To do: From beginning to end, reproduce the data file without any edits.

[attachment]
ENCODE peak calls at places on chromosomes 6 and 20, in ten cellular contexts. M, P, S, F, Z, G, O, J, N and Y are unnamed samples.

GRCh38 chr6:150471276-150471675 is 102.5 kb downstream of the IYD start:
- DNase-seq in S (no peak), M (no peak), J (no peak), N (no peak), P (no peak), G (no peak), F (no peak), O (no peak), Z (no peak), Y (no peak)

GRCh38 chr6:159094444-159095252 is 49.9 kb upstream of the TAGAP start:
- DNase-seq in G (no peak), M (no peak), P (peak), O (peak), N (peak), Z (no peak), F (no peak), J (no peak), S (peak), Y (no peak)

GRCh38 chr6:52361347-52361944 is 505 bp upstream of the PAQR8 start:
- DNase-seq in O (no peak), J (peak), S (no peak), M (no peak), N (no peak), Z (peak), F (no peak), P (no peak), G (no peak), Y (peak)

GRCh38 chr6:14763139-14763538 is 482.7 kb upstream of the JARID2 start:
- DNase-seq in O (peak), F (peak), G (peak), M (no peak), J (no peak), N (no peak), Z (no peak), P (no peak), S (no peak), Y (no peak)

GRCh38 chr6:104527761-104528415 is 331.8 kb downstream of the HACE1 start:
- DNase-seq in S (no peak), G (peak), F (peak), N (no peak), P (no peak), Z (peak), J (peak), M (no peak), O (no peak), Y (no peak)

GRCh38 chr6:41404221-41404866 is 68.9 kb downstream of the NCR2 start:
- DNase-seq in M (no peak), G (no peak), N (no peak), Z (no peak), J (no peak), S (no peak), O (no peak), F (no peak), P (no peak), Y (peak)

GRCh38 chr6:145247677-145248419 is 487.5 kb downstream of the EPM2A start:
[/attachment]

ENCODE peak calls at places on chromosomes 6 and 20, in ten cellular contexts. M, P, S, F, Z, G, O, J, N and Y are unnamed samples.

GRCh38 chr6:150471276-150471675 is 102.5 kb downstream of the IYD start:
- DNase-seq in S (no peak), M (no peak), J (no peak), N (no peak), P (no peak), G (no peak), F (no peak), O (no peak), Z (no peak), Y (no peak)

GRCh38 chr6:159094444-159095252 is 49.9 kb upstream of the TAGAP start:
- DNase-seq in G (no peak), M (no peak), P (peak), O (peak), N (peak), Z (no peak), F (no peak), J (no peak), S (peak), Y (no peak)

GRCh38 chr6:52361347-52361944 is 505 bp upstream of the PAQR8 start:
- DNase-seq in O (no peak), J (peak), S (no peak), M (no peak), N (no peak), Z (peak), F (no peak), P (no peak), G (no peak), Y (peak)

GRCh38 chr6:14763139-14763538 is 482.7 kb upstream of the JARID2 start:
- DNase-seq in O (peak), F (peak), G (peak), M (no peak), J (no peak), N (no peak), Z (no peak), P (no peak), S (no peak), Y (no peak)

GRCh38 chr6:104527761-104528415 is 331.8 kb downstream of the HACE1 start:
- DNase-seq in S (no peak), G (peak), F (peak), N (no peak), P (no peak), Z (peak), J (peak), M (no peak), O (no peak), Y (no peak)

GRCh38 chr6:41404221-41404866 is 68.9 kb downstream of the NCR2 start:
- DNase-seq in M (no peak), G (no peak), N (no peak), Z (no peak), J (no peak), S (no peak), O (no peak), F (no peak), P (no peak), Y (peak)

GRCh38 chr6:145247677-145248419 is 487.5 kb downstream of the EPM2A start: